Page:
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BMC Biol. 2014 Aug 13;12:63. doi: 10.1186/s12915-014-0063-7.

Brachyury cooperates with Wnt/β-catenin signalling to elicit primitive-streak-like behaviour in differentiating mouse embryonic stem cells.



The formation of the primitive streak is the first visible sign of gastrulation, the process by which the three germ layers are formed from a single epithelium during early development. Embryonic stem cells (ESCs) provide a good system for understanding the molecular and cellular events associated with these processes. Previous work, both in embryos and in culture, has shown how converging signals from both nodal/TGFβR and Wnt/β-catenin signalling pathways specify cells to adopt a primitive-streak-like fate and direct them to undertake an epithelial-to-mesenchymal transition (EMT). However, many of these approaches have relied on genetic analyses without taking into account the temporal progression of events within single cells. In addition, it is still unclear to what extent events in the embryo are able to be reproduced in culture.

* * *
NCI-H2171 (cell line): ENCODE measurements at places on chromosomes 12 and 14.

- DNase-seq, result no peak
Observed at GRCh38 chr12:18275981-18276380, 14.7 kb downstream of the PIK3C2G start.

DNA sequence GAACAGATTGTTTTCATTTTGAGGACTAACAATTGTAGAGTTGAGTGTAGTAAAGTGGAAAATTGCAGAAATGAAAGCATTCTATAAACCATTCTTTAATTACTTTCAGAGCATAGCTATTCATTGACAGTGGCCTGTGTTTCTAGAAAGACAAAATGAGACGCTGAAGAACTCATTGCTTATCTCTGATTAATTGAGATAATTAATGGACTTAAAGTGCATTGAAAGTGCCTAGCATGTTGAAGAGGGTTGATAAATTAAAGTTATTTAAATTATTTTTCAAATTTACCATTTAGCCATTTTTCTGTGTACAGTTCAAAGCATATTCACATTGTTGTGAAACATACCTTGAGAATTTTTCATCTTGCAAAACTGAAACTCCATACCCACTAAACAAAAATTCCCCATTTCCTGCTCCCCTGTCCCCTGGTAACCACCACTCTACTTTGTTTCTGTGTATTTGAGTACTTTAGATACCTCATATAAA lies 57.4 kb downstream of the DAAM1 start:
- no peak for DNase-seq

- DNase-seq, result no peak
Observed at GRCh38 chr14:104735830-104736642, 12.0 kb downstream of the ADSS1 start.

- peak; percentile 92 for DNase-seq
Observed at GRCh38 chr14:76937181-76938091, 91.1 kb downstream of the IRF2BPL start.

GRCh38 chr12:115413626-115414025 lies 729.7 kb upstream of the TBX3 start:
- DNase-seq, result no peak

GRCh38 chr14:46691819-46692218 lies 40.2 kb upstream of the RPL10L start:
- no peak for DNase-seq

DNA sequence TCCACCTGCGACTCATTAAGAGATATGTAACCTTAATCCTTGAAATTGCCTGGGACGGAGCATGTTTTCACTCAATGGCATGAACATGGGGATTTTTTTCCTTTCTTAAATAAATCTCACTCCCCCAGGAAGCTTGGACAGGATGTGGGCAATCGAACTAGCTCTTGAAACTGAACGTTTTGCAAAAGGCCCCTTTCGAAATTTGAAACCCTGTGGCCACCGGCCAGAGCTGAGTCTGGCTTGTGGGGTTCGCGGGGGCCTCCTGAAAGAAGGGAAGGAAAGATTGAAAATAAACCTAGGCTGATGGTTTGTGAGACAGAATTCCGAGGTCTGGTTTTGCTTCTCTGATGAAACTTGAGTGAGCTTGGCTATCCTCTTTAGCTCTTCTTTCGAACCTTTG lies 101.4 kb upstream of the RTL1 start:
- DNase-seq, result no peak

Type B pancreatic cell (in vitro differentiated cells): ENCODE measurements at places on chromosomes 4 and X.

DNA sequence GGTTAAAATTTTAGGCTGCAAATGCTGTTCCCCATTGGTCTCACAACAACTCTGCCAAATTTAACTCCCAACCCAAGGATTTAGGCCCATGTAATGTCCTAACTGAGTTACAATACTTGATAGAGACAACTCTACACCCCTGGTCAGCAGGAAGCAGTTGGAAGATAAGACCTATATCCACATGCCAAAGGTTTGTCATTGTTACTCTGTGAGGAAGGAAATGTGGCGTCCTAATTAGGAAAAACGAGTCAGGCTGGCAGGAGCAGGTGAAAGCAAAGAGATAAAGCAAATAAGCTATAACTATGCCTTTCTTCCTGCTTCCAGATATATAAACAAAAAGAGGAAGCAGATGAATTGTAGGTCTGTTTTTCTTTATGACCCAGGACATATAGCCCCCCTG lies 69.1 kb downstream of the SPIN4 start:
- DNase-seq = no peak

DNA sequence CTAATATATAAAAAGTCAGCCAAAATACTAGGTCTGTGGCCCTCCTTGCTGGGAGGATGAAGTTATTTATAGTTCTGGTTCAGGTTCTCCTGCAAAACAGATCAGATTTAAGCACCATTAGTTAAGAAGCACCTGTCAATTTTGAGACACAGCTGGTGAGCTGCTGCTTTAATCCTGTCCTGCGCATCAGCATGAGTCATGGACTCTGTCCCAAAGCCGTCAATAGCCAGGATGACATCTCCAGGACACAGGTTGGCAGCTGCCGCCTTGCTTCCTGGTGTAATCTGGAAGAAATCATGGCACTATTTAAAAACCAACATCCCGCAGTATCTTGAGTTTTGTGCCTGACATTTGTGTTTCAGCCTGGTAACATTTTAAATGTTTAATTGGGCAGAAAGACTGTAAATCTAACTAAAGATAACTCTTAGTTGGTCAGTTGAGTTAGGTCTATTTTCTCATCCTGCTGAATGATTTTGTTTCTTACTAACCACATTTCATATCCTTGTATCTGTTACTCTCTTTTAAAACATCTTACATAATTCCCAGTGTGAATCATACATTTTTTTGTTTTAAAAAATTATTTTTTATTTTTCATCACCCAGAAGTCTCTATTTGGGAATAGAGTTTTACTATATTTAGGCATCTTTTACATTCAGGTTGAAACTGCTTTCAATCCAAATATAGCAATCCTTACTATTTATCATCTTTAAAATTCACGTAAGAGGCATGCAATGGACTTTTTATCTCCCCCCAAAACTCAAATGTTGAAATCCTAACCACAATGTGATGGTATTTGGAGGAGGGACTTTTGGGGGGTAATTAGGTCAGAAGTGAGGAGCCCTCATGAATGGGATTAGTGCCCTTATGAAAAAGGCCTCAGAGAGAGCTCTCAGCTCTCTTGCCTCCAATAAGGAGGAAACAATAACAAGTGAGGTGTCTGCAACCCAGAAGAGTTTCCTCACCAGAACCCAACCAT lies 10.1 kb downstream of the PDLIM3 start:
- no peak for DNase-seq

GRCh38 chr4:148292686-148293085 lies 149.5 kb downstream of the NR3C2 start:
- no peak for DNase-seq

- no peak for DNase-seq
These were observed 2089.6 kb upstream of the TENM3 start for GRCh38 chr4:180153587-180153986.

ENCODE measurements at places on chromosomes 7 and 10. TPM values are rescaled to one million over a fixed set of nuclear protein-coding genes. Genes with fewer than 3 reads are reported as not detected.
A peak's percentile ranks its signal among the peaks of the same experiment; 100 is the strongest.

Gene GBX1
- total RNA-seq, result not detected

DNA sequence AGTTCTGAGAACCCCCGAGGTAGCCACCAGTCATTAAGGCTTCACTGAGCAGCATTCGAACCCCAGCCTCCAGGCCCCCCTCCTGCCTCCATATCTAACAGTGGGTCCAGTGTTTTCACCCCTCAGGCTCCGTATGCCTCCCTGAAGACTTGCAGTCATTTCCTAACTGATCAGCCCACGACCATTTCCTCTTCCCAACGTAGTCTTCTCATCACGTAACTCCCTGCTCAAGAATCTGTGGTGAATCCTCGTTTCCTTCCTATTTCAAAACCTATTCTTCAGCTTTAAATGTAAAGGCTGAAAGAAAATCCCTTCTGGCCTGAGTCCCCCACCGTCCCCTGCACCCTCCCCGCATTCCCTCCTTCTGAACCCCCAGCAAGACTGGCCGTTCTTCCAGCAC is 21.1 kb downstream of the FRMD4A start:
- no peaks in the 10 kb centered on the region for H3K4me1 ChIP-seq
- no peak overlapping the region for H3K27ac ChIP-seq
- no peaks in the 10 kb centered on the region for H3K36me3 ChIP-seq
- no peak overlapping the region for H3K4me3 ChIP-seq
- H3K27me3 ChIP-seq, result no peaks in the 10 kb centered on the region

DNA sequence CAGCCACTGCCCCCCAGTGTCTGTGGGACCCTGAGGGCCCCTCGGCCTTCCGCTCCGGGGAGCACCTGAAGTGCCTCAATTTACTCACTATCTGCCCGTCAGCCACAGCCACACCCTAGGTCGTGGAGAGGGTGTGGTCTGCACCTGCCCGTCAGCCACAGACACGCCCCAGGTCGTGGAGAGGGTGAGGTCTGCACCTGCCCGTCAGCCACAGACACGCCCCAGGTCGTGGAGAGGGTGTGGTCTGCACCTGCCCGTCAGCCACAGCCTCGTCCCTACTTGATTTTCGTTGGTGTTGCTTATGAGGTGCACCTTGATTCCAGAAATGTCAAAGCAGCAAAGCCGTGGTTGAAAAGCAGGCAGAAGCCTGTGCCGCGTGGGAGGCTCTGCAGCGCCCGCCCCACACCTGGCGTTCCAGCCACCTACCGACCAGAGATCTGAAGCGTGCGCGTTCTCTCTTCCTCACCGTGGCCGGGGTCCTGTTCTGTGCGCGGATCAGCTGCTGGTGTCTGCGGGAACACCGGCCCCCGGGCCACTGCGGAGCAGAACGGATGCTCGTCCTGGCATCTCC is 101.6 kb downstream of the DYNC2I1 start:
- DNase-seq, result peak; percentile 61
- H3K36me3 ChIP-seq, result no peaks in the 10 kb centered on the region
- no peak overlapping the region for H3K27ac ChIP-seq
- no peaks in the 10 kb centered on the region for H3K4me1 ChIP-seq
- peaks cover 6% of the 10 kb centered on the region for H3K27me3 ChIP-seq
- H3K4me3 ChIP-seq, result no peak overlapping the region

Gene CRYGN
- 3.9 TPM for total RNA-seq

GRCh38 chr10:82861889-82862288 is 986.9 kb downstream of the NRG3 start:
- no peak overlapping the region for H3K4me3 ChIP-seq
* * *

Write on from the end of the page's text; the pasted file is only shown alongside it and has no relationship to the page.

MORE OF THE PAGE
Here, we combine flow cytometry and a quantitative live single-cell imaging approach to demonstrate how the controlled differentiation of mouse ESCs towards a primitive streak fate in culture results in cells displaying many of the characteristics observed during early mouse development including transient brachyury expression, EMT and increased motility. We also find that the EMT initiates the process, and this is both fuelled and terminated by the action of brachyury, whose expression is dependent on the EMT and β-catenin activity.


As a consequence of our analysis, we propose that a major output of brachyury expression is in controlling the velocity of the cells that are transiting out of the primitive streak.

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